Trees to come down on Pulte’s Aurora housing site to make way for housing project
AURORA – Motorists who drive down Treat Road will see a changing landscape east of the abandoned Norfolk Southern Railroad tracks as trees are removed on the north side to make way for the Pulte Group’s Renaissance Park at Geauga Lake East housing project.
The city’s planning commission allowed an exception Feb. 17 so Pulte can begin felling trees for East Phases 1 and 1B prior to preliminary and final site plans being approved. However, no grading or stump grinding is allowed until after final site plan approval.
Pulte’s concept plan for 246 acres of former Sea World/Geauga Lake Park land north of Treat Road and east of Squires Road was OK’d by the planning panel in August 2019 and by City Council about a month later. Part of East Phases 1 and 1B are on the site of a former campground.
The planning panel has accepted for study site plans for East Phases 1 and 1B, as well as Phases 2 and 3 west of the railroad tracks, and final approval is expected soon. Pulte plans to build 306 homes on the entire acreage, with 20 acres near Squires Road reserved for commercial development.
East Phase 1 consists of 20 single-family lots and 1.7 acres of open space, while Phase 1B consists of 30 single-family lots. The entry street into the East portion would align at Treat Road with Tara Drive, which enters the Tara at Barrington subdivision to the south.
Pulte spokesman Jim O’Connor said the tree felling will allow the developer to drop the trees before March 15, when the bat population is expected to return to the area.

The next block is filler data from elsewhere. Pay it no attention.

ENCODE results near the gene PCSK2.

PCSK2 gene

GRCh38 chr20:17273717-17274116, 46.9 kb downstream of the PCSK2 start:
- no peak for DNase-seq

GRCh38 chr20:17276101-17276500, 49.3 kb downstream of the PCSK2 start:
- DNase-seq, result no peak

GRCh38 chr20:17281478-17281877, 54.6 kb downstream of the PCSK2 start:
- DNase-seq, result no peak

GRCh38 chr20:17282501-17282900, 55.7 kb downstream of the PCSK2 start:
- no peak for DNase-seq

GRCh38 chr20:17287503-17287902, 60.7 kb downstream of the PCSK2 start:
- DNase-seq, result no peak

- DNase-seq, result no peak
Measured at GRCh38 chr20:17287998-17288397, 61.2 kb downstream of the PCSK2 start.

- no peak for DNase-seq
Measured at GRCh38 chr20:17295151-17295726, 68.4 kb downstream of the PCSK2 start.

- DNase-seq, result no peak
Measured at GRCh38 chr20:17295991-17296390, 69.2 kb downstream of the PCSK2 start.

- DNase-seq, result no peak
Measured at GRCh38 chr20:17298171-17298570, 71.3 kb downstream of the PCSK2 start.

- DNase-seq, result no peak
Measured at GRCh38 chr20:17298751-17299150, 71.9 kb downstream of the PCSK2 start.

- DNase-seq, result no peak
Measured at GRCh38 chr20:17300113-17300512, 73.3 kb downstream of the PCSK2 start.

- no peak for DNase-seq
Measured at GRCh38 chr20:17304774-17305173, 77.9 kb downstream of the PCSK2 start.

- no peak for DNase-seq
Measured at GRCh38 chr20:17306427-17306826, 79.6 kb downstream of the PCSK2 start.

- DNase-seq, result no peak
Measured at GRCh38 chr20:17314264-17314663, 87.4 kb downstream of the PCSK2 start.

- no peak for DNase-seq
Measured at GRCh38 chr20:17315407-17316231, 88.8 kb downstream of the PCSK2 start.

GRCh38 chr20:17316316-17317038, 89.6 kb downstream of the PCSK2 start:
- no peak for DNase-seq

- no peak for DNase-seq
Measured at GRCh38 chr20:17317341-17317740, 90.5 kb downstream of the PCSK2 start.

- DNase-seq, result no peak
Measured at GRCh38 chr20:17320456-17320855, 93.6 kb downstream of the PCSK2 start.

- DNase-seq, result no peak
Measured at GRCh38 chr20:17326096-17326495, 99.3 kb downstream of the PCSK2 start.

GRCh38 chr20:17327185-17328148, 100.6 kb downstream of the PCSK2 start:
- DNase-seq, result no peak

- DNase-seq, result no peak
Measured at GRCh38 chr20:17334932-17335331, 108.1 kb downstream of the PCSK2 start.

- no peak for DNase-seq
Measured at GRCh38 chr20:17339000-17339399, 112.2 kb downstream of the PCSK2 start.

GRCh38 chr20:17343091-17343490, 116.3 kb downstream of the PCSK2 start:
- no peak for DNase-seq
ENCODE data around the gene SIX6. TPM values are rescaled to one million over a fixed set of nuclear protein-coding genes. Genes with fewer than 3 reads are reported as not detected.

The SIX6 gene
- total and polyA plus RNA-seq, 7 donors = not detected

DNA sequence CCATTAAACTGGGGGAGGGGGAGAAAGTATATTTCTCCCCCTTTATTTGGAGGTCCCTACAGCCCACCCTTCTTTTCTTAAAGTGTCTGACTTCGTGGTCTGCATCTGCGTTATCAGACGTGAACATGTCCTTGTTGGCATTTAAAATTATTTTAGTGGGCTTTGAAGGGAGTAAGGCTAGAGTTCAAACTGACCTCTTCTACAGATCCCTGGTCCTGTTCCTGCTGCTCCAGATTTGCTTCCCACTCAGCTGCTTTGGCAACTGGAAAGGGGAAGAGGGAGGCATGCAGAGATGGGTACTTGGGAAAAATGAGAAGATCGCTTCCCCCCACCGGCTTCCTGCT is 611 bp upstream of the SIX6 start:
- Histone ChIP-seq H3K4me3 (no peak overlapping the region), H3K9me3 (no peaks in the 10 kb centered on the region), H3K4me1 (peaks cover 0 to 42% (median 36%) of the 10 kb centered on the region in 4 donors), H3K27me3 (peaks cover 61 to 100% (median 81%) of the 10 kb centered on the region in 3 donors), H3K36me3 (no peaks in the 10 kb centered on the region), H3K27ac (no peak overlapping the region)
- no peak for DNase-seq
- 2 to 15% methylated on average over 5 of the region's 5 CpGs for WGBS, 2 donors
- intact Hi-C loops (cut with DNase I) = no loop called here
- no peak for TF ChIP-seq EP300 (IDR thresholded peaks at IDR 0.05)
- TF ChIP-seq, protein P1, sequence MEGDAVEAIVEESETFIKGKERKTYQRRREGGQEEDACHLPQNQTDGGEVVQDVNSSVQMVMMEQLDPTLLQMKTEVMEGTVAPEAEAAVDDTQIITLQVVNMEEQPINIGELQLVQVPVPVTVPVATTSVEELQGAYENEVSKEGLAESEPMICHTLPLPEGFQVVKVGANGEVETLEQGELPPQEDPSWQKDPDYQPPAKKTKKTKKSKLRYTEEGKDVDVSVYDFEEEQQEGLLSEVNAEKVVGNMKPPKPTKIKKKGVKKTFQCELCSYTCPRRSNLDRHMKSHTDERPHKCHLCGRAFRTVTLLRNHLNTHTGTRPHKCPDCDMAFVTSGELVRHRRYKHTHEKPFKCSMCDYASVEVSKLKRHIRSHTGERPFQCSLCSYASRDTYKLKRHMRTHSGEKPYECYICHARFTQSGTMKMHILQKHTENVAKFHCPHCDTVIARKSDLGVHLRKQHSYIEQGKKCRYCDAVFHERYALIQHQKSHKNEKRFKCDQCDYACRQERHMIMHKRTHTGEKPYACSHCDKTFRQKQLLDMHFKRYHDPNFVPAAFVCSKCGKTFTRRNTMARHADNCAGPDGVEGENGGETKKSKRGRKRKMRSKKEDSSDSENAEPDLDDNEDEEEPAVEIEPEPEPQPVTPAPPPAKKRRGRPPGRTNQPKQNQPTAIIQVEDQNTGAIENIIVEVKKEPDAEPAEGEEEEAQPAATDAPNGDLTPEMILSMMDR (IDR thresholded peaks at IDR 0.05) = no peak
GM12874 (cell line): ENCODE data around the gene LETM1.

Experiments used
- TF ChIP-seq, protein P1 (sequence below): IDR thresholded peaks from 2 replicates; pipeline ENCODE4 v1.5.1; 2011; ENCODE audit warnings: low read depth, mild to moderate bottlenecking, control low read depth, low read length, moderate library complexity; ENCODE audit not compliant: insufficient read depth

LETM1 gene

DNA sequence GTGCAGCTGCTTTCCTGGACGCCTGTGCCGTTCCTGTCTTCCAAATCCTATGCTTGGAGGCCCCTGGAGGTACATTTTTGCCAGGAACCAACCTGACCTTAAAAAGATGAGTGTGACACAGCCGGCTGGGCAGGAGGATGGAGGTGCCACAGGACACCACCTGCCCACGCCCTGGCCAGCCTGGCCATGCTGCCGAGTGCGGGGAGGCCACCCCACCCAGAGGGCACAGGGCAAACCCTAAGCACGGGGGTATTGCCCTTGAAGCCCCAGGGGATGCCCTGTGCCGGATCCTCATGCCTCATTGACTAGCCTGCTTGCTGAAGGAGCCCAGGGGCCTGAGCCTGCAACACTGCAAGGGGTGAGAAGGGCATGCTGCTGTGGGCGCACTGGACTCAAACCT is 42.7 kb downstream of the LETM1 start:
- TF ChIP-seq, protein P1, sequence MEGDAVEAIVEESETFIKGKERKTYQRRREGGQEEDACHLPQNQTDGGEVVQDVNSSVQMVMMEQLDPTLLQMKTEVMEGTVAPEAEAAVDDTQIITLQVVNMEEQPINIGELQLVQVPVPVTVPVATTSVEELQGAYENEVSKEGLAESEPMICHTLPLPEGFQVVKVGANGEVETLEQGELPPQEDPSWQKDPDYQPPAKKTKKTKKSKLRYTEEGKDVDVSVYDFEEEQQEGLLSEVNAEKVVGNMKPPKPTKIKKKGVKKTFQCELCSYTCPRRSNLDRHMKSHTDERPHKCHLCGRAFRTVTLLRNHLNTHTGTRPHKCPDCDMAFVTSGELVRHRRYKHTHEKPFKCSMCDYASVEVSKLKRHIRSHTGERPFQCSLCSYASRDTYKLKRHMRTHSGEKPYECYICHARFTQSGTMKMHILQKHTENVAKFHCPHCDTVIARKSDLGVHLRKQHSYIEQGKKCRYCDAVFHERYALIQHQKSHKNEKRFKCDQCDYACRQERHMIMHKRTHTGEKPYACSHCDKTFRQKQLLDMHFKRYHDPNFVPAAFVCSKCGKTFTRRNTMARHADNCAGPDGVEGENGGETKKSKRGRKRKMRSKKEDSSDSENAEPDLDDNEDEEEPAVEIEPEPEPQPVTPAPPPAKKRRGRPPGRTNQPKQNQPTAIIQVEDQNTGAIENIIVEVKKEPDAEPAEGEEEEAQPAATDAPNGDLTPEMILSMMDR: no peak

After some panelists noted the tree felling could generate a lot of phone calls to city officials from residents wondering what is going on, O’Connor said Pulte would place signs along Treat Road informing passersby that the work has been approved by the city.
Planning panelists accepted for study a site plan for improvements at the Central wastewater treatment plant on the east side of Route 306 behind Christ Community Chapel, for which the city has budgeted about $9 million, including $5.5 million from the Ohio Public Works Commission.
City Engineer Justin Czekaj said ppgrades will take place over the next 18 months, and the first phase will be to replace an undersized holding tank that is failing with a bigger tank that will allow sludge to be processed there. Sludge currently is being trucked to the Westerly plant.
Czekaj explained the current tank was installed in the late 1970s, and pieces of the new tank will be brought to the site and assembled. Responding to a resident’s question about odor near the plant, he said it shouldn’t be any worse when the project is completed than it is now.
“Having an on-site system at Central will save the city labor and trucking costs, and reduce risks of spills,” said Czekaj. “The project will create a backup system for Westerly sludge processing during periods of maintenance.”
He also noted processing sludge at Central will allow the city to store it on-site during the winter to minimize costs of hauling sludge cakes to a landfill, which is “very expensive.” The project also will include a new electric generator to replace an undersized system.
“All future Central plant projects will use this [first phase] as a building block,” Czekaj said. “It is vitally important to get this first phase correct.”
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